The pedometer says that we walked something in the neighborhood of 25,000 steps today, from our hotel in Pamplona to the albergue in Urtega, a small town about 17 kilometers (9? miles) west (we’re always walking west). That included walking up to the top of Alto del Perdon (the hill of pardon), and much of the way back down, an elevation gain of about 300 metres (1,000 feet).
Think sunny, mid-80s, little shade, a good breeze blowing across the fields — it wasn’t too bad, for weather (tomorrow is supposed to be mid-90s). We started about 8:20 a.m., took a break for croissants and coffee at 10:00; another break at Zariquiegui at 12:30, and arrived at the top of the hill about 2:00. The guidebook describes the path as “natural,” which in fact meant that it was rocky and bumpy most of the way. Going down the steep west side, the path was loose large pebbles and rocks, and dust. It wound through fields of sunflowers at the beginning, some green still, and some hanging black heavy heads, ready for the harvest. Wheat and hay stubbled fields stretched away as far as we could see, with mountains in the distant background, and Pamplona, a ruined castle, and a few small villages for variety.
It mystifies me why anyone thought it was worthwhile to climb up and over The Hill of Pardon — it seems that it might have been a lot easier to go around. But I haven’t looked carefully at the geography of the area, so it may have been the best choice. Given the number of hills we have yet to climb and descend from, I may be entertaining this thought frequently. In any case, since the Middle Ages, people thought it was difficult, so much so that if you made it to the top and could go no further, your sins were pardoned without having to get to Santiago. The pilgrims are commemorated with an iron sculpture of several of them, leaning into the west wind.
More recently, wind power companies have found the ridge to be good for things of the world, and have installed a couple of dozen white swooshing wind turbines at the top. Above, the occasional hawk circles; in the fields below, birds sing and hunt the plentiful insects — grasshoppers, wasps, bees, butterflies. Along the margins of the road we saw Queen Anne’s Lace, thistles, teasels, chicory — all of them familiar from childhood in Michigan. A man was collecting blue berries from a prickly bush — he said that they were for making liquor; not good to eat. But the tiny black raspberries, dusty from the path, were sun-warmed and tart, very edible.
And how did we fare? Anthea and I are sun-burnt despite the sunscreen (perhaps not applied soon enough). Our feet survived very nicely — remarkable because the trail was rough stones most of the way, uneven, dusty and hard. Many Camino complaints revolve around feet, so we felt very lucky. By the time we got to Urtega, about 3 miles short of our destination of Puente la Reina, we were exhausted — our first day out — and found a wonderful cafe with cold beer and hot coffee — we decided to call it good. The albergue (pilgrim hostel) had a private room with bath as some do — very clean, comfortable, pleasant — we were sold. Jim slept; Anthea and I went down for the pilgrim menu del dia (menu of the day). They gave us two courses (several choices in each), bread, wine, water, and dessert — all delicious, for 17 euros total — an excellent price.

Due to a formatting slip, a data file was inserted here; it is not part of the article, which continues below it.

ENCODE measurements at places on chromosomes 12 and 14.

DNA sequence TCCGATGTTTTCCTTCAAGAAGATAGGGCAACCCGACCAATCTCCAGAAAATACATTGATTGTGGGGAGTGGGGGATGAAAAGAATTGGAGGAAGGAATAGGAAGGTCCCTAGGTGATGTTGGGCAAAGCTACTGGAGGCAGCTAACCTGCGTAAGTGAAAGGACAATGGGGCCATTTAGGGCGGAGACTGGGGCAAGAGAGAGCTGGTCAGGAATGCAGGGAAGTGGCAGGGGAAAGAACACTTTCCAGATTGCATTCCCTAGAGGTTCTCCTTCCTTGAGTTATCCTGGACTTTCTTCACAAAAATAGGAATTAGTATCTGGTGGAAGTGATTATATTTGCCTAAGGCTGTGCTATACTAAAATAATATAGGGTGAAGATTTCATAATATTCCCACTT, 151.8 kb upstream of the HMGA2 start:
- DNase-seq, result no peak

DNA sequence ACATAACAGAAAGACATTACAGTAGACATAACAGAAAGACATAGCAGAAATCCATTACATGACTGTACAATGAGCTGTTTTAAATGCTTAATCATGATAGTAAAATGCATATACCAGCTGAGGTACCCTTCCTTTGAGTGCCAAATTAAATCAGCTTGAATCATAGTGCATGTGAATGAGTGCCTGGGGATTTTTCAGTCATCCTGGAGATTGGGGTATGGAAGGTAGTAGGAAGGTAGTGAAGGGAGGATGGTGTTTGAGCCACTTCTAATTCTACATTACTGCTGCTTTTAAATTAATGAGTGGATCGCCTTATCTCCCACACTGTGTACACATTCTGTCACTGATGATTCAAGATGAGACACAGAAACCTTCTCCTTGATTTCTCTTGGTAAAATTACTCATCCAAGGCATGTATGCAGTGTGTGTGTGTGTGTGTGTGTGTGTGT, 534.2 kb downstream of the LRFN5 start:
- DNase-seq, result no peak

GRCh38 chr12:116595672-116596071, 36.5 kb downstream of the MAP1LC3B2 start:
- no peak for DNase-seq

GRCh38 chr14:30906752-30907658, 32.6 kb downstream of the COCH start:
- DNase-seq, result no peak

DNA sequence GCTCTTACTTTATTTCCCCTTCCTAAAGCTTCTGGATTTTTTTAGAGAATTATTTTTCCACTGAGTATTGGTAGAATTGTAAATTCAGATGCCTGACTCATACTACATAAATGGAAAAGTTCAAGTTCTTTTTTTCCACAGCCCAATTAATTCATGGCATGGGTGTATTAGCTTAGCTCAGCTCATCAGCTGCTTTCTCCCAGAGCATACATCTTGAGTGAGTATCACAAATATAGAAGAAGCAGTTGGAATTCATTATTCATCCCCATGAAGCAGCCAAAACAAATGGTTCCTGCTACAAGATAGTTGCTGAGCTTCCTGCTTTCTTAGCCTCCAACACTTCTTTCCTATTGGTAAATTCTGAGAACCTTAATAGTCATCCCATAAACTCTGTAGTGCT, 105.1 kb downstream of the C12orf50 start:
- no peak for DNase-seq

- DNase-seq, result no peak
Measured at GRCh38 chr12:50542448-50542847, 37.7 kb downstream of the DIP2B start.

We were intrigued, of course, by the other pilgrims. Early on, we walked a little ways with a guy from Denver (who brings his son to the Kenai Peninsula near Anchorage every year to fish for silver salmon). He was there with his wife and post-college son and daughter — the kids were happy to come if dad was paying. Later, we met a woman from Salamanaca in Spain — maybe 40, who had been on holiday in the French Pyrenees with her husband and son. She decided on the spur of the moment that she wanted to spend the last few days of her vacation walking as much of the Camino as she could; tomorrow, the family will come and pick her up in Puente la Reina and she will come back another time to walk some more. There were dozens of cyclists riding up the steep and rocky trail, all in Spandex and looking exceedingly fit. Everyone passed us — I am still recovering from anemia earlier in the summer, and am pretty slow (Anthea went on ahead along a couple of stretches). In the dinner room, people who were eating there were well-dressed — they did not look as if they were the sort to wear one set of clothes, and sleep in the clothes they were going to wear in the morning. One woman had charming sandals with little heels, not even appropriate for walking around town.
Time to end and send — we hope to be out by 7:00 or 7:30 tomorrow to avoid that heat that’s been promised. With any luck, the dog that’s been barking much of the evening will settle down soon. More tomorrow —
Our first Camino marker, on the grounds of the University of Pamplona.
View of Pamplona and the mountains from halfway up the hill.
Jim and Anthea at the top of Alto del Perdon — Anthea got there well ahead of us, and is reading her Kindle.
The pilgrim sculpture at the top of the hill.
Looking back at the wind turbines from half way down the hill toward Urtega.
Jim admiring cairns on the downhill path — there was an area with dozens of them.
The albergue’s goat, looking for a handout.
The albergue’s sign — very highly recommended place to stay.
The albergue’s courtyard, about 8:30 p.m. — people still sitting out and enjoying the evening.